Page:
Monday, March 12, 2012

On Technology and the Patient with Chronic Illness

While saving a podcast I created for my students the other day, I inadvertently clicked on another item in my iTunes folder: my daughter’s first cry, recorded with my husband’s iPhone the moment she was born.

Momentarily overwhelmed with emotion, I scrolled through until I found another amazing entry: the sound of her hiccupping in utero, recorded with my iPhone during one of the many non-stress tests I had during my pregnancy. You hear the whoosh and thump of her heartbeat, and then every few seconds, you hear this unmistakable blip that is a hiccup.

An entry from a few months later makes my body clench: the horrifying sound of her struggling to breathe, rasping and gasping and choking and wheezing, when she was quite sick as a young infant. I played it for her new specialist so he could see what I meant when I talked about how much she struggled at night and while eating.

He nodded, playing it over several times, and sharing it with the fellow on his rotation. “I am so glad you recorded this,” he said to me, relaying any private fears of mine I’d look like some overly paranoid first-time mother. It was the first step in accurately identifying some of her health problems and getting her the right treatment.

My smart phone is just one of many ways technology has changed my experience of being a patient, being a pregnant patient, and being the mother of a patient. I get text messages from my pharmacy when it’s time to refill my prescription, and can accomplish more over brief e-mail exchanges with my own specialist than I do in some office visits. The patient health management platform my hospital uses has all lab results, imaging, results letters, and medical history available with a few clicks on a password-protected site.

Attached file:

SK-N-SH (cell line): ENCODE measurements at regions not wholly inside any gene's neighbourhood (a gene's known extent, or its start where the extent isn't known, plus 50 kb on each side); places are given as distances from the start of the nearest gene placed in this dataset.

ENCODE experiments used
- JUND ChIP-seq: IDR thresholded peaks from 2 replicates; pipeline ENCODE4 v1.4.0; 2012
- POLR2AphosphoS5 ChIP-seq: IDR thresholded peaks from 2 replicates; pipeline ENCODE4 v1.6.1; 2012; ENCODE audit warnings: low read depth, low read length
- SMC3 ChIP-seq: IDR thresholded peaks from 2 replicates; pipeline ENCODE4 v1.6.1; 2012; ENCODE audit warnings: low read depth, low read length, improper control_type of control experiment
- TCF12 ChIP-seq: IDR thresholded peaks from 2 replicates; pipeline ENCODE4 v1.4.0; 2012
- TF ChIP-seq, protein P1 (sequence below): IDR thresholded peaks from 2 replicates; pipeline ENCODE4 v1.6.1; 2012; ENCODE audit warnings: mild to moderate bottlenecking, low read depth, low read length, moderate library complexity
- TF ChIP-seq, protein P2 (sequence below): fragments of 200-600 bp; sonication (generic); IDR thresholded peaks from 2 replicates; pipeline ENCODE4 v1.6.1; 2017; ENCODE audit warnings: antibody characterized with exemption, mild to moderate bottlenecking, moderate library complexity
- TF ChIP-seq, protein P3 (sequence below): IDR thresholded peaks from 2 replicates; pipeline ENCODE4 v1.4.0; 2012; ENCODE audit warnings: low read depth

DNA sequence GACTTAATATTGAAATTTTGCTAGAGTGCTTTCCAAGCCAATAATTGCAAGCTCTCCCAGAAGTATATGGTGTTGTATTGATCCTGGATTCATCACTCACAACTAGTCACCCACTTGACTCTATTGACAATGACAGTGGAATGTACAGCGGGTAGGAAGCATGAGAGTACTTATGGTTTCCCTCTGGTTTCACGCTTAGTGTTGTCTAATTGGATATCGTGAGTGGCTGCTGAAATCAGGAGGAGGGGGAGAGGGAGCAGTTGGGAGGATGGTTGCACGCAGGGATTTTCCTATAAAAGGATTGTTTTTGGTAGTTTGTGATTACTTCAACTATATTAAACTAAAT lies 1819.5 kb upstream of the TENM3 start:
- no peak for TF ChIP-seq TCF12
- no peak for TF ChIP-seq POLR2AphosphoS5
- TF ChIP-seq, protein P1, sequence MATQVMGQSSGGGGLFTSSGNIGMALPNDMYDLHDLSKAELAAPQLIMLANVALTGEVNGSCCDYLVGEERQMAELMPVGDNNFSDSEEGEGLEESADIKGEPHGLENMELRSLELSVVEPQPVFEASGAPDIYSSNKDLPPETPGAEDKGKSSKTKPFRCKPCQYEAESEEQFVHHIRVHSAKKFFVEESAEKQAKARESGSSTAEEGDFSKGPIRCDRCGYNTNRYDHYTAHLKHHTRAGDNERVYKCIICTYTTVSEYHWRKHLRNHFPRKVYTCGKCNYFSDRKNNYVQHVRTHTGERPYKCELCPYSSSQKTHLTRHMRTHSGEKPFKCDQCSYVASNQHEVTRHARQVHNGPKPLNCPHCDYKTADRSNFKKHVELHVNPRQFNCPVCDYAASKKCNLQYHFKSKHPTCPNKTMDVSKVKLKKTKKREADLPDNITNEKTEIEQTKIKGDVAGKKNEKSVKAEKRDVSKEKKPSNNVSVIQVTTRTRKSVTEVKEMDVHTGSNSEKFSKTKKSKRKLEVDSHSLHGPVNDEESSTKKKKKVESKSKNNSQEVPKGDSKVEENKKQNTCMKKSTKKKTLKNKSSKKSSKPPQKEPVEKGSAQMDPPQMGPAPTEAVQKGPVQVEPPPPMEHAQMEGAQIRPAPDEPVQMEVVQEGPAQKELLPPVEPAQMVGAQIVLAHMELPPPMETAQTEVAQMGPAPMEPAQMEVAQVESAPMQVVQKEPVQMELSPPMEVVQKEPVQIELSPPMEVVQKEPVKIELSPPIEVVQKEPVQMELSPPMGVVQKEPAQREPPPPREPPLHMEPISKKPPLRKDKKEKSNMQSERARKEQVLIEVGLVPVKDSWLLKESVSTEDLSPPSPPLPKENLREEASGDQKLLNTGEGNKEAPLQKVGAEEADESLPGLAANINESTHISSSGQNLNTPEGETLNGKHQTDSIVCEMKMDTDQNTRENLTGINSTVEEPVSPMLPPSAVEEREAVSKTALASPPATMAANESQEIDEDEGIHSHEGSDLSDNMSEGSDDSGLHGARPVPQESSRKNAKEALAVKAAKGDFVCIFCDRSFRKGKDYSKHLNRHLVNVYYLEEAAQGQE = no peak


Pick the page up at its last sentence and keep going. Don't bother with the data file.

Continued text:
I’ve written here before how social media is an important—and often, the only—source for connecting with other rare disease patients, people who can provide the anecdotal information on treatments and best practices that can make such a difference, information that we can use to have conversations with our physicians. It’s another form of data, and in the digital world of health information, data matters more and more.

I’ve been writing and researching in a lot more depth the way technology and social media have influenced patient-hood, and I know this post is just a snapshot glimpse of the many, many types of application. But as someone immersed in the research and the statistics, what I would really love to hear more about are the everyday experiences people have.

So tell me, how do you use technology to manage illness? How have technology and social media influenced your experiences as a patient? How you advocate for yourself or find information?


Megan said...